Dealing with Conflict
A challenging aspect of leading occurs when the “stuck old guard” and the “new young blood” are at odds as to how things should be done. This happens in Chevrot Kadisha when newer members challenge those who have been doing taharah for many years.
This challenge may or may not be overt. It might take the form of simply offering to provide new ideas, or new ways of understanding why and how things should be done, or possibly just offering to review new taharah manuals. Those entrenched in older ways may feel threatened by such actions. This can give rise to conflict and a lack of cooperation among chevrah members, along with resentments and hot tempers.
It can be especially difficult for leaders when they are the ones considered to be “old and stuck” by the new, often younger, chevrah members.
This situation is never simple, often including multifaceted aspects. These elements include the clash between the wisdom and expertise of the older, more experienced members and the inexperience of the newer members who might be more informed about newer methodologies or ideas.
Combined with this are the interactions of personalities and methods of communication and cooperation (or lack thereof). To make this more interesting, add in the often-prevalent age differences between newer younger members and older experienced members, which many times reflects a generation gap.
Chevrah leadership must decide how best to meet the needs of both of these groups without snuffing out anyone’s passion for this holy work. All groups need new membership, new ideas, and younger people to replace older members as they move on. At the same time, there is the need to respect the ways and experience of the “old guard”.
We treat the dead with great dignity and respect. So should we treat each other as we navigate these challenges. It helps if leaders can create an opportunity for the new ideas to be presented in ways that explain why these ideas are central to the preservation of the sanctity and dignity of the rituals involved. This approach can allow the elders to find ways to preserve their principles (and dignity) while allowing for change. To some elders, any change may appear as a threat, or as a challenge to their integrity and identity as representatives of the essence of tradition. In the face of such a threat, they may get fearful and defensive, which can translate into stubbornness.
Kindness is at the basis of our work, and will help in this area too. Treating each of our members with sincere and genuine kindness and respect goes a long way to opening the doors of cooperation in the face of conflict.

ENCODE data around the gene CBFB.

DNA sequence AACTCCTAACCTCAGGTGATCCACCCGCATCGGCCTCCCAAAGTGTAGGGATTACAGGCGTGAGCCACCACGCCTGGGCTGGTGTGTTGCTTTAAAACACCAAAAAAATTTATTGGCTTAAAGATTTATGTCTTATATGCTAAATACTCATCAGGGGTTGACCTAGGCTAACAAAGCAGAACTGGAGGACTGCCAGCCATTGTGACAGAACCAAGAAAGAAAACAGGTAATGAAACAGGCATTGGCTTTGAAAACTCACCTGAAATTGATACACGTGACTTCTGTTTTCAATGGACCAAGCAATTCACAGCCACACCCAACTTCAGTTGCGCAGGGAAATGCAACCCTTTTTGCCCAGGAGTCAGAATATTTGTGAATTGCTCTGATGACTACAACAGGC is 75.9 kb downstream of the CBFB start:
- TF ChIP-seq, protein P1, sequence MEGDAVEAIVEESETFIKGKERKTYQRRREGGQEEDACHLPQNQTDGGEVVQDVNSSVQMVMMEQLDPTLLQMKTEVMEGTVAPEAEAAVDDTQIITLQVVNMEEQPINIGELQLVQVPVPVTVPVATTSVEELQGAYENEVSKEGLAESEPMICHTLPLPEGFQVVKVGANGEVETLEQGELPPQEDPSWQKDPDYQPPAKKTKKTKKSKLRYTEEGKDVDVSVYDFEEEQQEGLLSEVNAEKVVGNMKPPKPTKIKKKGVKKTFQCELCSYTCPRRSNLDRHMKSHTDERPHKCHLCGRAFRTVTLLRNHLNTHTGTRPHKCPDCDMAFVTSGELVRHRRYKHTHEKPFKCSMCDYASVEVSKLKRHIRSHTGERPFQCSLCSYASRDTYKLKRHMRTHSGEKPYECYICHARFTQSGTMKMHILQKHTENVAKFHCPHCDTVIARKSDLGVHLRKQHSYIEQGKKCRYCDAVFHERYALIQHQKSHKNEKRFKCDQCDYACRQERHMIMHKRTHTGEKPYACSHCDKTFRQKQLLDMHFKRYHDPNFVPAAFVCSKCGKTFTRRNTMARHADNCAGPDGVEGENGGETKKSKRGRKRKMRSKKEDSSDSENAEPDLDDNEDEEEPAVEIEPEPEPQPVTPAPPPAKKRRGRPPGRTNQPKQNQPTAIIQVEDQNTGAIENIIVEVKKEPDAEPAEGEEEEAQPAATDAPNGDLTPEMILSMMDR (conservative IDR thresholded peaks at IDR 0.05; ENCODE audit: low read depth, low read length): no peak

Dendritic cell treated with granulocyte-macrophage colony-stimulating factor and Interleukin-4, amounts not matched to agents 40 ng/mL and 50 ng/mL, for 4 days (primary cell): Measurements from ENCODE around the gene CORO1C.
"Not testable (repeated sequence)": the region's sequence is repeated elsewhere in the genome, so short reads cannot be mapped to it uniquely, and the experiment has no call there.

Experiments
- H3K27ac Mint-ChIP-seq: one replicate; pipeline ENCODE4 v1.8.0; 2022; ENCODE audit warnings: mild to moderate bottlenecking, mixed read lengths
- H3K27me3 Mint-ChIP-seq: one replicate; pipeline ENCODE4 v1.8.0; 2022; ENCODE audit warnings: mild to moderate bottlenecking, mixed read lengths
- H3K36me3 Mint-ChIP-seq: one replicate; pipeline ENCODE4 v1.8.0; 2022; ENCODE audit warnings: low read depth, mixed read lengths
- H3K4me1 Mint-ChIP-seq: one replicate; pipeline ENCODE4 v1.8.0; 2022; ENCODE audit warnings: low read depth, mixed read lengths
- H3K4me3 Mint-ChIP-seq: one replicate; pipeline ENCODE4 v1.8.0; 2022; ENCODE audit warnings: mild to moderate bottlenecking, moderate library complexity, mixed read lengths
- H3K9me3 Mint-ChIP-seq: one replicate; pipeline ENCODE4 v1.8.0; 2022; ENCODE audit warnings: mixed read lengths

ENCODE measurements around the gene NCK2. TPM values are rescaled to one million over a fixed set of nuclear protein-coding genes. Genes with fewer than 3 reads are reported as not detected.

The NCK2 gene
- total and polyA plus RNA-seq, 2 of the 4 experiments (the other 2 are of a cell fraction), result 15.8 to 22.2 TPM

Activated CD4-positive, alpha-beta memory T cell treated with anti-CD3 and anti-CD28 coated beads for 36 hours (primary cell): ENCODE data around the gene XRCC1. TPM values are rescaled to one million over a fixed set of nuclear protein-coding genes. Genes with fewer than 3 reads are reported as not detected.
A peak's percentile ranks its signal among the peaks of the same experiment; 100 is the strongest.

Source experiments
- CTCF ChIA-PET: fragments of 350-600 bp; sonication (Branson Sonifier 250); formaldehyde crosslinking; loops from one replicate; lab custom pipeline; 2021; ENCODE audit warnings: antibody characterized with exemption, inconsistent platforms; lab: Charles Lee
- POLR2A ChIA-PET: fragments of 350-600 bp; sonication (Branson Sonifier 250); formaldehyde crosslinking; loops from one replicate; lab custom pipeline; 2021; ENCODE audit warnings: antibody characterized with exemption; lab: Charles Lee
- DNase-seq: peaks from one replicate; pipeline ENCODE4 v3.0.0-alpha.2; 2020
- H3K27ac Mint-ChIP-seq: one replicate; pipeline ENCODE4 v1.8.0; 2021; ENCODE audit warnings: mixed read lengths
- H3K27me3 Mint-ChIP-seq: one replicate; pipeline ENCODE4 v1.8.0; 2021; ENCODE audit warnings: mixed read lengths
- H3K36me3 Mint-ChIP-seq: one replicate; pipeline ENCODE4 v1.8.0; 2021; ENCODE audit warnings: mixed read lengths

Often just reminding all of the parties involved of the holiness of this work, and why we are all doing this, will be enough to dispel the harshness of the moment and allow for honest discourse.
This approach will also help in other situations of difficulty, such as member personality conflicts. It is important that leaders understand these situations so they can assemble teams and take actions to consciously avoid confrontations.
Educating Leaders and Managers
It is to the leaders and managers of the chevrah that the new members look for guidance, wisdom, and support. They are expected to know what they are doing.
For leaders of chevrot to be effective over the long term, they must continue to learn and grow, become wiser in the ways of the Chevrah Kadisha world. This might be through enrollment in Gamliel courses, attendance at Kavod v’Nichum conferences, or through invited speakers at events in the local community. It can also be accomplished by arranging weekly study sessions in which chevrah leaders (and possibly other members) learn together. Studying the texts from which our liturgy comes, learning the history of Chevrah Kadisha, studying very old and very new taharah manuals for comparison, learning about minhagim of other chevrot, or studying policy ideas are all ways to inspire, engage, and empower chevrah leaders (and members).
As just noted, one effective method of keeping leaders current is to send them to Kavod v’Nichum’s annual North American Chevrah Kadisha and Jewish Cemetery conferences. At these events, leaders learn with colleagues from different communities, share ideas, learn new approaches and techniques, deepen their knowledge and understandings, and gain contacts with whom they can discuss issues and challenges. Since 2003, these conferences have proven themselves to be invaluable resources and learning opportunities.